Recently two interesting events have made me think about this idea of lasting happiness specifically in relation to video games. First, Liam Edwards asked me to take part in his podcast series, Final Games, in which he asks his guests to name eight games they'd take to a figurative desert island. A few of the interviewees have taken this as an opportunity to just talk about their favourite titles of all time, which is fine, but I really considered the prospect of being alone with these things for the rest of my life. What sort of game can bear that level of responsibility? In the end, I went for a lot of simulations - The Sims, Civilization, Minecraft - because I felt the way these titles combine systemic depth with user creativity meant that I wouldn't get bored with them.
Then, at the recent GDC event in San Francisco, the designer and author Eric Zimmerman set an interesting theme for his annual Game Design Challenge, where a group of developers are tasked with envisioning a game based around a set theme. This time, they had to design an interactive experience that could be played daily for 30 years. The results were pretty varied. Nina Freeman created a sort of interactive soap opera where authors - or drama managers - created new story content every day, and players simply had to apply emojis to plot strands to signify their interest. If they were intrigued, they may add a smiley face; if they hated a character or scene, it may get a poop. It was kind of The Only Way is Essex meets X-Factor on Twitter. Chris Crawford, meanwhile, toyed with games based around religion and marriage, while Double Fine's Anna Kipnis created a version of the paper and pencil game Consequences, which gets players to complete each other's drawings and then psychologically analyse the other participant's additions.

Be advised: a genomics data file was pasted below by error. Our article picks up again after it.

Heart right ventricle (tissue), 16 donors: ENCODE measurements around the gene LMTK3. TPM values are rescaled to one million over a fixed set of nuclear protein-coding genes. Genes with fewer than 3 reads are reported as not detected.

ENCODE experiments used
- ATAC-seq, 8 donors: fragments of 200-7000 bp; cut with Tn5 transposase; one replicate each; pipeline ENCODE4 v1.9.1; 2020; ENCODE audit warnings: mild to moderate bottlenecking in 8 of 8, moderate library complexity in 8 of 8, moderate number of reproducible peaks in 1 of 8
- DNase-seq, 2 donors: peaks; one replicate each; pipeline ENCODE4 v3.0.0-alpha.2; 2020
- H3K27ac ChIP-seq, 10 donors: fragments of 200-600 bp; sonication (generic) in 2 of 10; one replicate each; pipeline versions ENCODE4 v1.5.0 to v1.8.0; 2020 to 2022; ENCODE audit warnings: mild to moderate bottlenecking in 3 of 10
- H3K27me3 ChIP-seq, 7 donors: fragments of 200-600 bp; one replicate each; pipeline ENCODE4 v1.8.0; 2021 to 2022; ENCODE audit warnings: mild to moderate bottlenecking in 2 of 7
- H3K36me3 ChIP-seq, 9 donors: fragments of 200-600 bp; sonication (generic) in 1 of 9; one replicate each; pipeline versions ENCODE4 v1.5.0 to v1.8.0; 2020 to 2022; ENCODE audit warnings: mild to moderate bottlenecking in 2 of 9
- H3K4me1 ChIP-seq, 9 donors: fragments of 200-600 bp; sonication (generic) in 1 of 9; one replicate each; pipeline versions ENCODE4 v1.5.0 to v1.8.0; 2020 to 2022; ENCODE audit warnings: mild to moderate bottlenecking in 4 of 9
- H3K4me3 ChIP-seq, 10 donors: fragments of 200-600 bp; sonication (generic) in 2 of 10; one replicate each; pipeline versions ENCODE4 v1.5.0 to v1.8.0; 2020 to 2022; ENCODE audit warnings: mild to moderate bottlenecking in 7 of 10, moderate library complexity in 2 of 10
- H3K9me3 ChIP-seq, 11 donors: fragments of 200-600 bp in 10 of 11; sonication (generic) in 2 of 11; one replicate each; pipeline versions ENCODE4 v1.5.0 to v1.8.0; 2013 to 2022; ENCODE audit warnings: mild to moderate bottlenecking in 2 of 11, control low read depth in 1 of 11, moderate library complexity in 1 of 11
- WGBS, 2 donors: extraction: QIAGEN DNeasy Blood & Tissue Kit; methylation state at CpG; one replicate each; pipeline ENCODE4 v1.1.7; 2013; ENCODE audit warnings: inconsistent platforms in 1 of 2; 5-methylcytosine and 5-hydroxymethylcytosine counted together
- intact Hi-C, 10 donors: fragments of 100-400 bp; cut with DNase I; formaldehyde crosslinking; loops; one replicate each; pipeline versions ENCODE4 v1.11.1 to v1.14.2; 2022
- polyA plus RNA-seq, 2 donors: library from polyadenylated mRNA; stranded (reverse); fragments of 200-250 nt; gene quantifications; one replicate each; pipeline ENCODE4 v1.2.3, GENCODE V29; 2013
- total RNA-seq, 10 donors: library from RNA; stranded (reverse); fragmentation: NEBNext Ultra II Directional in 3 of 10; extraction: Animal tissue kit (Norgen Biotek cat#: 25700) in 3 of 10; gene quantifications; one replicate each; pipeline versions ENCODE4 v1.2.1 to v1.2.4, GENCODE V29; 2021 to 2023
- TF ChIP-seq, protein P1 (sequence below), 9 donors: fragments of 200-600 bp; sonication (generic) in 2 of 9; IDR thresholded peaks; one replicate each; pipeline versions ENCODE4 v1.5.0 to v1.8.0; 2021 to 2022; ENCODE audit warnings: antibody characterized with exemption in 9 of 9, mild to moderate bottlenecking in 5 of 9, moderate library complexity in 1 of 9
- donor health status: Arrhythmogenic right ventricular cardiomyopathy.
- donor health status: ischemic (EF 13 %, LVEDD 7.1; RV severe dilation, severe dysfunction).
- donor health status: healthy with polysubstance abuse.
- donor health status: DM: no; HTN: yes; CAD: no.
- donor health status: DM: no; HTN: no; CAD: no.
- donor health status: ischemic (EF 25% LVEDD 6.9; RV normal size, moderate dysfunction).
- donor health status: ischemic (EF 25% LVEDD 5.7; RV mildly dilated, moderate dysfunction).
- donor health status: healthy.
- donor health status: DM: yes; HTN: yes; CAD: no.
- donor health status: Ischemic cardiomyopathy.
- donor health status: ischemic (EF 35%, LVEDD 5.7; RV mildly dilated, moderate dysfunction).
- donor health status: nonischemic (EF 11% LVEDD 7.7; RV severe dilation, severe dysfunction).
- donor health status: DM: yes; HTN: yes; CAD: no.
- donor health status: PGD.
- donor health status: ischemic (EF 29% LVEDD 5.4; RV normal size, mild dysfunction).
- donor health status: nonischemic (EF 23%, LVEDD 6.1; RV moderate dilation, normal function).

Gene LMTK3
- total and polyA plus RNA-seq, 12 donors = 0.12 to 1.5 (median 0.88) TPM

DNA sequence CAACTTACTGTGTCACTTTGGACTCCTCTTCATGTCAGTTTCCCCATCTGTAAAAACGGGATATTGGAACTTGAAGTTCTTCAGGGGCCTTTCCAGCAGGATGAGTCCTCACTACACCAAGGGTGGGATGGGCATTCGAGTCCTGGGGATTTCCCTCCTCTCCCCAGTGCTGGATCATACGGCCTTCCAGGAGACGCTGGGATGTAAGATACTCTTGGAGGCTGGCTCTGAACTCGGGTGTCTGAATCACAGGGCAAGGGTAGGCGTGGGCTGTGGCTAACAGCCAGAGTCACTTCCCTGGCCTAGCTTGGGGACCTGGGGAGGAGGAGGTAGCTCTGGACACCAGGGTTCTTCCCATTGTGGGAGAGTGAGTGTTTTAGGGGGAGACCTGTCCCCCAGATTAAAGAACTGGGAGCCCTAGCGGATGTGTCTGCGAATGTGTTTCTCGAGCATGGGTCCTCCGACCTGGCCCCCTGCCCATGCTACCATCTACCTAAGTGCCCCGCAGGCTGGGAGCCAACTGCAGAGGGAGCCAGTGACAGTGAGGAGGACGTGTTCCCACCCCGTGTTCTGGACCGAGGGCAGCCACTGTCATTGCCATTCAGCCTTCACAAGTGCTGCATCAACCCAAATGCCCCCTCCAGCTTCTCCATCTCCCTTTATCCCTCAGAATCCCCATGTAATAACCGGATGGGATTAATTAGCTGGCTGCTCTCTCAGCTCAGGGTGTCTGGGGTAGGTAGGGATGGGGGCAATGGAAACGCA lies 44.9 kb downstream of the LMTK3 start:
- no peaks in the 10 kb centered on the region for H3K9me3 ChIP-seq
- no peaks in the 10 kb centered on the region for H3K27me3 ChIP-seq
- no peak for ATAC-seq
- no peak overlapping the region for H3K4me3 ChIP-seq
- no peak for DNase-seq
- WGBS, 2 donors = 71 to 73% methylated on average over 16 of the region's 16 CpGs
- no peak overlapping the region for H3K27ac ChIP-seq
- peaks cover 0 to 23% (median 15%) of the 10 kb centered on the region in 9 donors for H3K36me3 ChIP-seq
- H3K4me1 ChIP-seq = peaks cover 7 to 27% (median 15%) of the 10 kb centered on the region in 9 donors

These were interesting and fun experiments but they weren't hugely applicable to the way we understand games right now. Are there any current well-known titles that conceivably could entertain us constantly for 30 years? If so, what are they? And because I have a tendency to overthink and systemise absolutely everything, I started to wonder if we could effectively categorise the sorts of games that have truly life-spanning entertainment potential. After all, as video game players we're very interested in the concept of longevity - if only from an economical standpoint: games are expensive and we want to get value for money. In the olden days, game magazines used to split their review scores into separate categories - graphics, sound, etc, - but one was always longevity, or 'lastability'. The classic late 'eighties publication ACE even went as far as to produce a 'predicted interest curve' an actual graph that prophesised the lifespan of every game over a year. But even in that highly scientific era of games criticism, the understanding of longevity was limited to, say, hundreds of hours, rather than a whole lifetime.
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